After the Mongol conquest of Anatolia in 1243, Konya continued to be an important urban center into the 1280s. Crucial in this continued importance was the patronage of notables, such as Jalāl-al-Din Qarāṭāy (d. 1254) and Ṣāḥeb ʿAṭā Faḵr-al-Din ʿAli (d. 1285), who were able to operate with relative freedom under Mongol rule (Blessing, 2014a, chap. 1; on Qarāṭāy’s extensive foundation document, see Turan). Shrines were important features of the architectural landscape. The shrine of Jalāl-al-Din Rumi (q.v.; d. 1273), but also the mosque and mausoleum of Ṣadr-al-Din Qunawi (d. 1274), a disciple of Ebn al-ʿArabi (q.v.; 1165-1240), along with a ḵānaqāh (q.v.) attached to Ṣāḥeb ʿAṭā Faḵr-al-Din ʿAli’s mosque and mausoleum (PLATE II), were sites of religious life, in addition to numerous madrasas (see EDUCATION iv.). The Mevlevi (Mawlawiya) site (PLATE III) had first been built soon after the death of Rumi’s father Moḥammad b. Ḥosayn Balḵi in 1231, but nothing of this early phase remains (Uzluk; Meinecke, II, p. 343). During Rumi’s lifetime, an important patron was Gorji Ḵātun (Turk. Gürcü Hatun) (d. 1286), a widow of the Saljuq sultan Ḡiāṯ-al-Din Kayḵosrow II (r. 1237-46). After her first husband’s death, she married Moʿīn-al-Din Solaymān Parvāna (d. 1277), one of the most powerful administrators under Mongol rule and a political rival of Ṣāḥeb ʿAṭā Faḵr-al-Din ʿAli. While Moʿin-al-Din Solaymān Parvāna is not documented as a patron in Konya, his wife was an important supporter of Rumi and his followers, as documented in Šams-al-Din Aḥmad Aflāki’s (q.v.; d. 1360) 14th-century hagiography of the Mevlevis (Küçükhüseyin; Aflāki). This relationship is also reflected in letters between Rumi and his patrons (Rumi, tr., 1963). Thus, Konya retained its importance in the 13th century both as a religious center and as the burial site for the Saljuq sultans, even after the Il-khanids had largely assumed power and given more importance to, for instance, Sivas (Blessing, 2014a, chap. 2).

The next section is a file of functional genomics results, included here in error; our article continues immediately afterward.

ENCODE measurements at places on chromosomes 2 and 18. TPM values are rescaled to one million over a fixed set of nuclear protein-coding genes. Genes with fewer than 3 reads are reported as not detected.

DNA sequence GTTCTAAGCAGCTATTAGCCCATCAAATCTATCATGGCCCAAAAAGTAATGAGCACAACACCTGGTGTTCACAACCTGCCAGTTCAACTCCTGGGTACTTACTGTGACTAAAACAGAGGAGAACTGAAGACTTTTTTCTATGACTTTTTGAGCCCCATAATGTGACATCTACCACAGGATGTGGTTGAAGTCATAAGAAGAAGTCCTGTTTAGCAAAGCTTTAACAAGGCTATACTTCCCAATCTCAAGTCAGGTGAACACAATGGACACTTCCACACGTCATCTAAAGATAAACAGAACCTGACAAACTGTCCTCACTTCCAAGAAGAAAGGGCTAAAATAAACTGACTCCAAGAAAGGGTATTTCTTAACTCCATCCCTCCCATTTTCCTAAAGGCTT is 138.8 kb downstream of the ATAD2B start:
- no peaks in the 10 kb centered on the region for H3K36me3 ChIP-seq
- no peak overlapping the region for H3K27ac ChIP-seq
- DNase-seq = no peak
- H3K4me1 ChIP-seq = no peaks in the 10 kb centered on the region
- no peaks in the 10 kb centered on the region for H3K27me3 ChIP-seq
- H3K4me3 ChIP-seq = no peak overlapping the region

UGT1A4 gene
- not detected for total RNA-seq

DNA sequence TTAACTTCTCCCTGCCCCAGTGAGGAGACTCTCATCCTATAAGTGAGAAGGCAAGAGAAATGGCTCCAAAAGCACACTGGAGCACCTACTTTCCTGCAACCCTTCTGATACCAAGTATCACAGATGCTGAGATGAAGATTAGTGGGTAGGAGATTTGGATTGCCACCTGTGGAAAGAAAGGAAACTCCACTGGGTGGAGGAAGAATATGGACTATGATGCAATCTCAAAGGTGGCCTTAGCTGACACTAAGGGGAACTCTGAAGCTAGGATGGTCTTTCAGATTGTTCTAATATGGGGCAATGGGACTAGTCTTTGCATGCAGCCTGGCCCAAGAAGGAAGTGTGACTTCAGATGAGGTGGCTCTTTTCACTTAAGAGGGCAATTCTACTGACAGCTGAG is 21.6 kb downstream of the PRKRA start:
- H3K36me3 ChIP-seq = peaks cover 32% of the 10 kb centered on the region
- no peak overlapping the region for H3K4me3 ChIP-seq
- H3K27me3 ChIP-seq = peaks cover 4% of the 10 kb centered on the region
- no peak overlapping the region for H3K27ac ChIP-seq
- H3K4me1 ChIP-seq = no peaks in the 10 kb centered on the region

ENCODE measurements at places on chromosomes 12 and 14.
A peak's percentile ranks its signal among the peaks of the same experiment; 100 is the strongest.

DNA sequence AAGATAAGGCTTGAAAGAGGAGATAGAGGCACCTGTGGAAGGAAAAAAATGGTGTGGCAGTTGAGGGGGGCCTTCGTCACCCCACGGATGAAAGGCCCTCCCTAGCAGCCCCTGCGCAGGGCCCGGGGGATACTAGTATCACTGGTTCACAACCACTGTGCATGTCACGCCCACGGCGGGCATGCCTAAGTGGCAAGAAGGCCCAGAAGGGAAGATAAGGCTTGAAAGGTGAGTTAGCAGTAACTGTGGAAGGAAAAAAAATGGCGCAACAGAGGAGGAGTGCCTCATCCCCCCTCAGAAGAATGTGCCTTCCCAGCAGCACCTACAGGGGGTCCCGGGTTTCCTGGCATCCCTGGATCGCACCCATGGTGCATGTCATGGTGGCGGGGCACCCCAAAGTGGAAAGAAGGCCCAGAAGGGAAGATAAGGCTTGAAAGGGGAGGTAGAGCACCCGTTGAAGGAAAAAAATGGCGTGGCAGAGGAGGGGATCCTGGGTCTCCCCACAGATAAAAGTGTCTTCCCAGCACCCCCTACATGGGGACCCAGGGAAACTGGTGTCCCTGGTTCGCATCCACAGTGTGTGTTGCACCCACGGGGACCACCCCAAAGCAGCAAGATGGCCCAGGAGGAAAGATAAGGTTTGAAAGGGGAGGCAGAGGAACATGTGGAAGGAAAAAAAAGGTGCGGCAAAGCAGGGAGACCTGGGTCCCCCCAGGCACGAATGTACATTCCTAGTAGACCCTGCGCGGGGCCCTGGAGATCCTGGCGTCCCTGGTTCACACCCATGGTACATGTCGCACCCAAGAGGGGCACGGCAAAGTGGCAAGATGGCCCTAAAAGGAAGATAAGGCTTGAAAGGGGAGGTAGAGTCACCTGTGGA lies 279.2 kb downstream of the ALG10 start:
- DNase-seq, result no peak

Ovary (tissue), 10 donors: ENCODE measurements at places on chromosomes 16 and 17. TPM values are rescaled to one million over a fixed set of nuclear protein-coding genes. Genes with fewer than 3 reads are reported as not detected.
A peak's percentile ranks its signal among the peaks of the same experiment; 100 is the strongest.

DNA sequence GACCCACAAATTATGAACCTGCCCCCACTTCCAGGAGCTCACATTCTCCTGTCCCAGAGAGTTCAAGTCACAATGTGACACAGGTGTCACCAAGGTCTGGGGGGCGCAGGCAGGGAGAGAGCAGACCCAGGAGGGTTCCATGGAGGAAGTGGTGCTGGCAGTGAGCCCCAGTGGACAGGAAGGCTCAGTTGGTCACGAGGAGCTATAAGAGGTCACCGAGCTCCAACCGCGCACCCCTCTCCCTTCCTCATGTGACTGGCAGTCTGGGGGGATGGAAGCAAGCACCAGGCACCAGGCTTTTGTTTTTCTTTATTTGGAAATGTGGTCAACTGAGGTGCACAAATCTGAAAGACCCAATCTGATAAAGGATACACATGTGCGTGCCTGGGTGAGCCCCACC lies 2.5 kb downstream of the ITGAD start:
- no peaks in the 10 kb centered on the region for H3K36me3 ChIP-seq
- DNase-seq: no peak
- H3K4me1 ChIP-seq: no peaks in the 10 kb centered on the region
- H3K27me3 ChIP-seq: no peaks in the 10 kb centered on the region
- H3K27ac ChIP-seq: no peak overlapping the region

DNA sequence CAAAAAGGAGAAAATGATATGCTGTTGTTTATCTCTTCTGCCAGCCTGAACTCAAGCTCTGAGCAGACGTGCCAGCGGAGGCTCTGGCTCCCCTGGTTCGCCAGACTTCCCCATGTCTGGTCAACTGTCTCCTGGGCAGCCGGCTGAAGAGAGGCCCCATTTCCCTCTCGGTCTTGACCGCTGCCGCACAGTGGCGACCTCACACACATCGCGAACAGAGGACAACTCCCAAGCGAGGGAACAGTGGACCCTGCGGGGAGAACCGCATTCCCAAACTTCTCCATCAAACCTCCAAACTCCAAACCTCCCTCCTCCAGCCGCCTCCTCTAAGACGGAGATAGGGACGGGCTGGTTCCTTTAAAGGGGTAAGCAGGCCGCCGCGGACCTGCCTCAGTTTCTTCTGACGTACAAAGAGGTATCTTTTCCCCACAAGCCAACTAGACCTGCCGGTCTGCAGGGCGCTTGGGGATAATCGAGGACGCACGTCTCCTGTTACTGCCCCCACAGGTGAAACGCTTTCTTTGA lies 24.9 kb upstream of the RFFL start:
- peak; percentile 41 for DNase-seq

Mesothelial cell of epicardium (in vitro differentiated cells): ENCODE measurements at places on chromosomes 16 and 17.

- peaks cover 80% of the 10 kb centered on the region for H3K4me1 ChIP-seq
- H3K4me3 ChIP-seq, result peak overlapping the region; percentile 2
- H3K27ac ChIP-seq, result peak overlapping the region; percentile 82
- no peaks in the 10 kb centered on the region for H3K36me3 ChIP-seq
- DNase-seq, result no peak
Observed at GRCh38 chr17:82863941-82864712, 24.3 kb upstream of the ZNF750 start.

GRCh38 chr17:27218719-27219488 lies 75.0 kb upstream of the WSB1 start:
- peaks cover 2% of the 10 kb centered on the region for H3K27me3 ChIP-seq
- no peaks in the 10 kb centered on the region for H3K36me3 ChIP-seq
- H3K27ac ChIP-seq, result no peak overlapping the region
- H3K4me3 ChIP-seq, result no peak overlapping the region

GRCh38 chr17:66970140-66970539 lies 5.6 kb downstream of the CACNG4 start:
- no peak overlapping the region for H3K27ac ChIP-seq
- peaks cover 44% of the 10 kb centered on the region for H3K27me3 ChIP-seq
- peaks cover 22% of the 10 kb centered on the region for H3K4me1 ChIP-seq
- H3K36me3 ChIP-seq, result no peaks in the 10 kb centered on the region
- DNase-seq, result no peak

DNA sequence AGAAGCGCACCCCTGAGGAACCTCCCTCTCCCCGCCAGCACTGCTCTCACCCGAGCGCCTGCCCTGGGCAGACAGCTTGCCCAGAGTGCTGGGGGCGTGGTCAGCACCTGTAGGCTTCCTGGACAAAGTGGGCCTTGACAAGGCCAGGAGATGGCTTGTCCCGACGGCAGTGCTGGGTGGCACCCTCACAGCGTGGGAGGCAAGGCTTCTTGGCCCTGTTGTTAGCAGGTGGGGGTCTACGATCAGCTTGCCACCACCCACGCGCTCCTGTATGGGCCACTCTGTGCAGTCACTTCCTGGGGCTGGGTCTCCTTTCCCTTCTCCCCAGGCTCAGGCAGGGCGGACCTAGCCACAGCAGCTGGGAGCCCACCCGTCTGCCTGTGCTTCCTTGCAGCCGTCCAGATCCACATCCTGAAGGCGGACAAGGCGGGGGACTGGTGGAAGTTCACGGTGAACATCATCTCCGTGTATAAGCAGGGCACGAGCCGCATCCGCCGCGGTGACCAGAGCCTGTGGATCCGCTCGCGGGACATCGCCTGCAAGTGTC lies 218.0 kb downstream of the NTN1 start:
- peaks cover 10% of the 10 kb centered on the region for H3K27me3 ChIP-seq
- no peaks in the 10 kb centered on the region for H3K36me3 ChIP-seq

With the decline of Il-khanid influence in central Anatolia in the early 14th century, Konya came under Karamanid (an Anatolian Turkmen dynasty) rule. For them, Konya took a secondary place compared to Larende (modern Karaman), where most of the Karamanids’ foundations were built (on the architecture, see Diez, Aslanapa, and Koman). Nevertheless, the Karamanids were important patrons of the Mevlevi shrine in Konya, a site they expanded in the late 14th century (Meinecke, vol. 2, p. 344). The complex relationship between the Karamanids and the Ottomans had implications for Konya in the 14th and 15th century. The full-fledged war of the mid-15th century led to Ottoman victory in 1474, and the conquest of the entire Karamanid realm (Yıldız). Mehmed II (r. 1444-46 and 1451-81), who had conquered Constantinople in 1453, decided to deport inhabitants of Konya and Larende to repopulate his new capital (İnalcık, p. 238), and parts of the city of Karaman were destroyed. This triumphalism also led to a certain neglect of the region; the shrine of Jalāl-al-Din Rumi only received sustained Ottoman patronage beginning in the reign of Bayezid II (r. 1480-1512). Thereafter, the Mevlevi order remained a powerful political force within the Ottoman context into the 19th century (Neumann). Other medieval monuments in the city remained in use throughout the Ottoman period, as documented in šariʿa court records (Atçeken) and new buildings such as the Selimiye Mosque (1558-67) were added (Necipoğlu, pp. 63-65; Karpuz, 2002; 2003; Baş).